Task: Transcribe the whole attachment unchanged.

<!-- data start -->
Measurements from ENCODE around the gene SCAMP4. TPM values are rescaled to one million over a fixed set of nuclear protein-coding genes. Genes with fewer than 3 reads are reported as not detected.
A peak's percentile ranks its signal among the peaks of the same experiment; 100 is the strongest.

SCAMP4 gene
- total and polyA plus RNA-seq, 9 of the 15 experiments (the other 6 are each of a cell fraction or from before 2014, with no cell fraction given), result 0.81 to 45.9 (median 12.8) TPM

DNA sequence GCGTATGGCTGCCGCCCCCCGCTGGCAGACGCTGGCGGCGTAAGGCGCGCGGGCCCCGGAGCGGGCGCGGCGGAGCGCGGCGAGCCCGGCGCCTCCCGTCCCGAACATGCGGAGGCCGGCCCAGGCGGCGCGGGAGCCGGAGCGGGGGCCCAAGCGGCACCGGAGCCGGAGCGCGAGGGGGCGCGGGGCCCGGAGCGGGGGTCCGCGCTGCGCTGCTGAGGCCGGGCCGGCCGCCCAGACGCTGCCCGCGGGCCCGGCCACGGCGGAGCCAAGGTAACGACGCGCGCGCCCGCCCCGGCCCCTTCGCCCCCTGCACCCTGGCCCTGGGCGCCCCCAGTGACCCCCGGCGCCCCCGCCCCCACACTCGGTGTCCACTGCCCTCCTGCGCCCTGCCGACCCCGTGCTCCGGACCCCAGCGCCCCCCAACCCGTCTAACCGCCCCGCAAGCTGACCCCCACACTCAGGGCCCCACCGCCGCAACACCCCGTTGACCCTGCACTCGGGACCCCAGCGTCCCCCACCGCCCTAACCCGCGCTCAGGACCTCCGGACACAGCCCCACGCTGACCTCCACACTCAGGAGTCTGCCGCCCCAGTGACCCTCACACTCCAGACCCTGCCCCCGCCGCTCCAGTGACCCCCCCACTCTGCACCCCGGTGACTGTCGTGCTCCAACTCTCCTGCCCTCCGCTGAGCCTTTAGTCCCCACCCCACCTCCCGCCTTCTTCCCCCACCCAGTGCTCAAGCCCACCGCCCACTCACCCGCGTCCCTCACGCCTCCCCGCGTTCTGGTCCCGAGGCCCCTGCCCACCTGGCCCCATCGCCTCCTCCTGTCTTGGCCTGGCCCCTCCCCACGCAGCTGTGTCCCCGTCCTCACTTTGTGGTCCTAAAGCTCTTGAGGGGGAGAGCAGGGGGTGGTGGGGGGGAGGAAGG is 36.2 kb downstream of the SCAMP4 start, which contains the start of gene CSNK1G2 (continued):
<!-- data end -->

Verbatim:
Measurements from ENCODE around the gene SCAMP4. TPM values are rescaled to one million over a fixed set of nuclear protein-coding genes. Genes with fewer than 3 reads are reported as not detected.
A peak's percentile ranks its signal among the peaks of the same experiment; 100 is the strongest.

SCAMP4 gene
- total and polyA plus RNA-seq, 9 of the 15 experiments (the other 6 are each of a cell fraction or from before 2014, with no cell fraction given), result 0.81 to 45.9 (median 12.8) TPM

DNA sequence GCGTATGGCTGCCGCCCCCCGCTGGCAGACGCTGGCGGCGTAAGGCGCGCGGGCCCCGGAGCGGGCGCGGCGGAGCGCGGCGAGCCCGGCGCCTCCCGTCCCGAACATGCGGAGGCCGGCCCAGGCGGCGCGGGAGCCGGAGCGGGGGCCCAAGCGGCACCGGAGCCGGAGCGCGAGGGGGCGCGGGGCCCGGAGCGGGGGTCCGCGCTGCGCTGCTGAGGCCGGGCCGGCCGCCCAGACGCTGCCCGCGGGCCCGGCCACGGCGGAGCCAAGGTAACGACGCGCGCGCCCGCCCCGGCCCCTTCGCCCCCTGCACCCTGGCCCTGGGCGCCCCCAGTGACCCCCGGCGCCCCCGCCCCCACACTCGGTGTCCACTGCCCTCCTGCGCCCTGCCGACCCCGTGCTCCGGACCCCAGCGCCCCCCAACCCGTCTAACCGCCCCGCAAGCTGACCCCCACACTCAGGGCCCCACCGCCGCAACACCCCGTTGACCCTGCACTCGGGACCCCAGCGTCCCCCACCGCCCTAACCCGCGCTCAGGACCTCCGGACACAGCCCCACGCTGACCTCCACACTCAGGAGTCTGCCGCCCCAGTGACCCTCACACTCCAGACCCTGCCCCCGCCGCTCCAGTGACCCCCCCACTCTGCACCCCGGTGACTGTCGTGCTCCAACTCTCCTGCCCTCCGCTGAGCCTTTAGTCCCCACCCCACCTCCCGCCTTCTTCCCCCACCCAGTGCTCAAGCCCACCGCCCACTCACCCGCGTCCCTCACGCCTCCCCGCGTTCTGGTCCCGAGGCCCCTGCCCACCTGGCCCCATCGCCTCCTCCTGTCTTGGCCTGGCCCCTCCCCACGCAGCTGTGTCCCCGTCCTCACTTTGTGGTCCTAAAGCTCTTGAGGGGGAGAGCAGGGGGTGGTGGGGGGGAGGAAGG is 36.2 kb downstream of the SCAMP4 start, which contains the start of gene CSNK1G2 (continued):